Stages of Grief

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What are the Stages of Grief?

Grief is a natural response to the death of a loved one and is also probably the most complicated and misunderstood emotion.

There is yet to be a unanimous number on the stages of grief as different experts claim different numbers.

Some claim there are 5 stages of grief, 6 stages of grief, 7 seven stages of grief, 9 stages of grief, 12 stages of grief. The key question is, which of them should we follow?

We all experience grief at some point in our lives, and we appear to have a preconceived idea of what grief experience looks and feels like. 

The way we experience grief varies from person to person and depends on factors like age, background, belief system, social relations, and mental health.

All these factors contribute to the individual grief experience, which we can divide into different types.

Having a comprehensive understanding of different grief processing models is important to be better prepared and support others who are dealing with grief.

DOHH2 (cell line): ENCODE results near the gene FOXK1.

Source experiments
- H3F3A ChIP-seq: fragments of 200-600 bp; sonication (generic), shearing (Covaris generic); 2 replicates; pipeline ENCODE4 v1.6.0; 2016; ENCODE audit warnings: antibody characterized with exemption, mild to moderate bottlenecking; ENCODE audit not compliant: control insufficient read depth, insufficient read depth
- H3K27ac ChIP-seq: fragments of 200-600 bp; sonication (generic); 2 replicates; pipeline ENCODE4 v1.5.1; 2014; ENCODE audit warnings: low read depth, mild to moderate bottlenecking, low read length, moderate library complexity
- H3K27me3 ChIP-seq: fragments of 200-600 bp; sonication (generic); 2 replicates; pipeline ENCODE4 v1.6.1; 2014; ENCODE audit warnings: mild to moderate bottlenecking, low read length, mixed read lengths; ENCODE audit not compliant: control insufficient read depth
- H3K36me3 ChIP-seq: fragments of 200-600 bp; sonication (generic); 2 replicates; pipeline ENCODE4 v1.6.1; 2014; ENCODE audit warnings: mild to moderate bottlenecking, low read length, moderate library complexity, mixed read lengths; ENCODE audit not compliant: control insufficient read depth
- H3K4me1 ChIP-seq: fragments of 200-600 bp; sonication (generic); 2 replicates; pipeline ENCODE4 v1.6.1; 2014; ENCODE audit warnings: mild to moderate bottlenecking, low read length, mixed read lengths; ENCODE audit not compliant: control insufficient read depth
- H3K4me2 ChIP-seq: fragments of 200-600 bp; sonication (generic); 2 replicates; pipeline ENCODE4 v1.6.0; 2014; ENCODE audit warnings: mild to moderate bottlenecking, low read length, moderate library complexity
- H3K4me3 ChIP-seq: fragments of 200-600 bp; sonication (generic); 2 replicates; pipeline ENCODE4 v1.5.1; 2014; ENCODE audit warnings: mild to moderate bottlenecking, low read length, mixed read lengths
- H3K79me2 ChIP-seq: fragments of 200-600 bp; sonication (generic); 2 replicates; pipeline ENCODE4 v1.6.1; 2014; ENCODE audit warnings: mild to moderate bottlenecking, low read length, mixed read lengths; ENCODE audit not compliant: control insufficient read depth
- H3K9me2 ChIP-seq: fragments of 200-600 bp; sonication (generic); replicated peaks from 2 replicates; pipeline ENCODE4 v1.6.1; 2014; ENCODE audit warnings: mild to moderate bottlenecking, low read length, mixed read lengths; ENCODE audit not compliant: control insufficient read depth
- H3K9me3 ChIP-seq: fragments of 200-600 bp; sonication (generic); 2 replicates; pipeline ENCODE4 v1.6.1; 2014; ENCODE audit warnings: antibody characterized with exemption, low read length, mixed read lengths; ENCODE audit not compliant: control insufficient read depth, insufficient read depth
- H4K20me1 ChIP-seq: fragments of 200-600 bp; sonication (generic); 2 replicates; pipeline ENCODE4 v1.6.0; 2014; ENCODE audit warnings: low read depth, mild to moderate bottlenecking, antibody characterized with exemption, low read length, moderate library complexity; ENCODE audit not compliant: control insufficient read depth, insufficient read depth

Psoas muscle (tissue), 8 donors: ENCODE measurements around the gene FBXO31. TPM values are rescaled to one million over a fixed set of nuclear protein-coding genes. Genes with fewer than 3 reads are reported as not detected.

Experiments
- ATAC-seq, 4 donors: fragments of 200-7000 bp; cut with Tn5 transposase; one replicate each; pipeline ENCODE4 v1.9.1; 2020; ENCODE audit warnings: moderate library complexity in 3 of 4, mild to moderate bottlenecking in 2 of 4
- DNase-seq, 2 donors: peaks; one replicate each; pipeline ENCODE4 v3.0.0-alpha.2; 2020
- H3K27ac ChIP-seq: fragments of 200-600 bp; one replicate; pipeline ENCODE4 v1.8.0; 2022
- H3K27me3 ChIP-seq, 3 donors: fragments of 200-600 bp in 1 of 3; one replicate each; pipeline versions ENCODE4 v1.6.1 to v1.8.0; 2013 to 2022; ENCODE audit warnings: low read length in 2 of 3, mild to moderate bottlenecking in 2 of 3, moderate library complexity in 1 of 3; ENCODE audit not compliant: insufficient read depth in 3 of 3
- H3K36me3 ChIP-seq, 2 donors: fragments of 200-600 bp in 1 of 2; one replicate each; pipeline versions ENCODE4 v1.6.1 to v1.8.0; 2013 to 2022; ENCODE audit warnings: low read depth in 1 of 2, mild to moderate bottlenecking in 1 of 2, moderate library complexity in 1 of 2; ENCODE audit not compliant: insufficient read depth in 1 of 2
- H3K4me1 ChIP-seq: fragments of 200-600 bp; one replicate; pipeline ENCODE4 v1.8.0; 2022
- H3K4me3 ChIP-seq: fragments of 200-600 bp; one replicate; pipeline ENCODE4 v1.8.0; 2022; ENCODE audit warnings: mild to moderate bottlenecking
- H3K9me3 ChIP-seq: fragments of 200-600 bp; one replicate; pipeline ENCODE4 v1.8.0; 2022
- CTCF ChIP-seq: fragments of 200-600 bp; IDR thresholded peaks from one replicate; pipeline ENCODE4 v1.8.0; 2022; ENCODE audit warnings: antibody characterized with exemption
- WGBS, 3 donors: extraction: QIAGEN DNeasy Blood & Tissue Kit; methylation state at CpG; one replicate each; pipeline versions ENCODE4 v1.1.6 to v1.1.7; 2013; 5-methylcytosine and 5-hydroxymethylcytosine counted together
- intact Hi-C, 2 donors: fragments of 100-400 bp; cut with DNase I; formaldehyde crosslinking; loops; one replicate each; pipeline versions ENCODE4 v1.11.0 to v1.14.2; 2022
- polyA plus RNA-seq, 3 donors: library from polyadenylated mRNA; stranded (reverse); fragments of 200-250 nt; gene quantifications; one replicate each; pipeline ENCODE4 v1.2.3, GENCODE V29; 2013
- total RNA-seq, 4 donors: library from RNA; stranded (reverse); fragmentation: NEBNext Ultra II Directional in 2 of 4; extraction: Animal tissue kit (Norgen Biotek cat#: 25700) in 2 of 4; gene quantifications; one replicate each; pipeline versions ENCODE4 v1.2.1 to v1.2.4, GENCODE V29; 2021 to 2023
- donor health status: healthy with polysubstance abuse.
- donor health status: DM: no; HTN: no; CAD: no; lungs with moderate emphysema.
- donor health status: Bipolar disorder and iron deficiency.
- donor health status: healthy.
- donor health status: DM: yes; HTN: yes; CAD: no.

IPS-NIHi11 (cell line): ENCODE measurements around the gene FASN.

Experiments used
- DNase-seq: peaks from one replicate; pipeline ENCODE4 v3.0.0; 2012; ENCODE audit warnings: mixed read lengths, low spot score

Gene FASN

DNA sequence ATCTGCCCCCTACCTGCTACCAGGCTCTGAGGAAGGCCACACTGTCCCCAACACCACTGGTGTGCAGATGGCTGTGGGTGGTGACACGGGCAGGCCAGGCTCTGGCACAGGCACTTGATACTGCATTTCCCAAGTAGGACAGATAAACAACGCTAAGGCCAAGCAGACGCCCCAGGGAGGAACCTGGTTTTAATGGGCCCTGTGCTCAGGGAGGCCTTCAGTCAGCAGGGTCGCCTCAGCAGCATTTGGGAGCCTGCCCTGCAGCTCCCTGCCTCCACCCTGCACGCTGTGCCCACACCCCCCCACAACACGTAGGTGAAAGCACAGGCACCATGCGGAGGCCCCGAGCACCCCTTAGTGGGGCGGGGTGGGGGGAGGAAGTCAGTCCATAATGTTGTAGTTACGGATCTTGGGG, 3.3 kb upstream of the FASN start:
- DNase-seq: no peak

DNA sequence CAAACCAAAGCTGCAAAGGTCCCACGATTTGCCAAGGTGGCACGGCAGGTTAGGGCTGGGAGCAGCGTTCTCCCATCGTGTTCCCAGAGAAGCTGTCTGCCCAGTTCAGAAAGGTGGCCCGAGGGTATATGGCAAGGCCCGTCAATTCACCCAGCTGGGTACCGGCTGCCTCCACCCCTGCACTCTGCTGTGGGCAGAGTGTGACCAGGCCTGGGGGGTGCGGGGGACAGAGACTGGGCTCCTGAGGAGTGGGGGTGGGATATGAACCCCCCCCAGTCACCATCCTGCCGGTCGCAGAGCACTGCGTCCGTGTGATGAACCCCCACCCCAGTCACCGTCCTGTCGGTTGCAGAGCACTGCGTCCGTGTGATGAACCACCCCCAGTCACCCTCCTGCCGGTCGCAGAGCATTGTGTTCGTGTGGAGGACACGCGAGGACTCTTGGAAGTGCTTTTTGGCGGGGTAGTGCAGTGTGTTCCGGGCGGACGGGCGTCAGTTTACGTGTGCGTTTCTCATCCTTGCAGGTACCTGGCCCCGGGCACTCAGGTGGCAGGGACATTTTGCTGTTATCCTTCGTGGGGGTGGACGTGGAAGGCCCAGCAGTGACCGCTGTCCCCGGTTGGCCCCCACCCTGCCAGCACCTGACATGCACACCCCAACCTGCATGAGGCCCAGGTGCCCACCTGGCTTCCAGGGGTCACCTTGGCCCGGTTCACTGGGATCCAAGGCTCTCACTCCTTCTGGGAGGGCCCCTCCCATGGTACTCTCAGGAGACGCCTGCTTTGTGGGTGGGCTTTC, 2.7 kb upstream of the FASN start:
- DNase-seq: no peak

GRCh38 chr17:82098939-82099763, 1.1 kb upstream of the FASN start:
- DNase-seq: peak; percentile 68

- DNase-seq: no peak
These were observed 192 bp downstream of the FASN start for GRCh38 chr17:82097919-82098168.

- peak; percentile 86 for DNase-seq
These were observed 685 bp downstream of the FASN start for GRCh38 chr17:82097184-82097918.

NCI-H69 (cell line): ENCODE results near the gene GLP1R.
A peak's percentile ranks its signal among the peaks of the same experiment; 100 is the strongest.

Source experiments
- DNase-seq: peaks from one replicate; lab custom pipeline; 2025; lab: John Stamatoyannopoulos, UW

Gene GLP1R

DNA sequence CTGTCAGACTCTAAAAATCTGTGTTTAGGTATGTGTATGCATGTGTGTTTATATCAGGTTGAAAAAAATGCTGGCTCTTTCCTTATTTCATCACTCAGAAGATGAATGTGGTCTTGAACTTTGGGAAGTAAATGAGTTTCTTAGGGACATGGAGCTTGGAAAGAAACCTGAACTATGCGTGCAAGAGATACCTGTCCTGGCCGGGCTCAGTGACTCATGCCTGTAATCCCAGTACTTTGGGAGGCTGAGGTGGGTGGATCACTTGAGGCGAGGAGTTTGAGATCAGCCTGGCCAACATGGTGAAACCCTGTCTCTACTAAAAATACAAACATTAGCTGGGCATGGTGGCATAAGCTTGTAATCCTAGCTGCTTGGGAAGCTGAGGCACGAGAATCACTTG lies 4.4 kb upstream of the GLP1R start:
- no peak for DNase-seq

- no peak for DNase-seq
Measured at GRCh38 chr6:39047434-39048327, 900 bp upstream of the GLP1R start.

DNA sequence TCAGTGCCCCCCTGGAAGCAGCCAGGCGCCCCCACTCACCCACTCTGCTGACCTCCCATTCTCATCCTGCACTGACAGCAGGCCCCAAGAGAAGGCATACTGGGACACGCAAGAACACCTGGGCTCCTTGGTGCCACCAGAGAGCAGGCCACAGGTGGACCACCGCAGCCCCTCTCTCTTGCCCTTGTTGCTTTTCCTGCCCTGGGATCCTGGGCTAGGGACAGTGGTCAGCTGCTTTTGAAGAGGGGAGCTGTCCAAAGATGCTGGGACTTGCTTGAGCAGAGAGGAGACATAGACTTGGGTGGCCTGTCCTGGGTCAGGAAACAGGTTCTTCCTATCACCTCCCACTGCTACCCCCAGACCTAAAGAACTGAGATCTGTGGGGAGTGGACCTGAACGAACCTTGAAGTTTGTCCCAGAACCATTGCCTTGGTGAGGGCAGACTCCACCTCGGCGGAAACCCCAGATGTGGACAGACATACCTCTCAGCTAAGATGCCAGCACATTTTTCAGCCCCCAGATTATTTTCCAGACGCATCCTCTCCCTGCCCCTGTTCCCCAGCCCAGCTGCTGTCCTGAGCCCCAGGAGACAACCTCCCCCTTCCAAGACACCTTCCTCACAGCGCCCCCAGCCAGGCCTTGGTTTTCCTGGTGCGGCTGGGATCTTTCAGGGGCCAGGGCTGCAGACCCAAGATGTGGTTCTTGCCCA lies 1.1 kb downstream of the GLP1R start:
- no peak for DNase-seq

Below is the table of content you can use to navigate any specific question you have in your mind.

Table of Content

Stages of Grief

Alternative Models of Grief

Final thoughts

The stages of grief were never intended to be a roadmap as Elisabeth Kubler-Ross reflected about 25 years after the first introduction of the stages of grief when she said:

“The stages of grief were never meant to tuck messy emotions into neat packages. They are responses to a loss that many people have, but there is not a typical response to loss, as there is no typical loss. Our grief is as individual as our lives.” On Grief and Grieving (1995)

“Grief is the normal but bewildering cluster of ordinary human emotions arising in response to a significant loss, intensified and complicated by the relationship we have lost.” Dr Bill Webster.

Grief is not a contest to see who will fit five Kubler-Ross stages best or a race to the finish line. The emotions of grief can often feel overwhelming.

Whilst grief is universal it is also unique, which means that an extremely personal thing that only you know how to cope with.

I hope that this FAQ on stages of grief helps you make sense of the different emotions of grief that you may experience during your grieving process.

It is important to note that these models are frameworks and you should not be bent on neatly fitting into any one of them.

They serve as a guide as you learn to cope with grief following the death of your loved one.

I hope that understanding different grief model will help you develop a better coping, grieving process and strategies.

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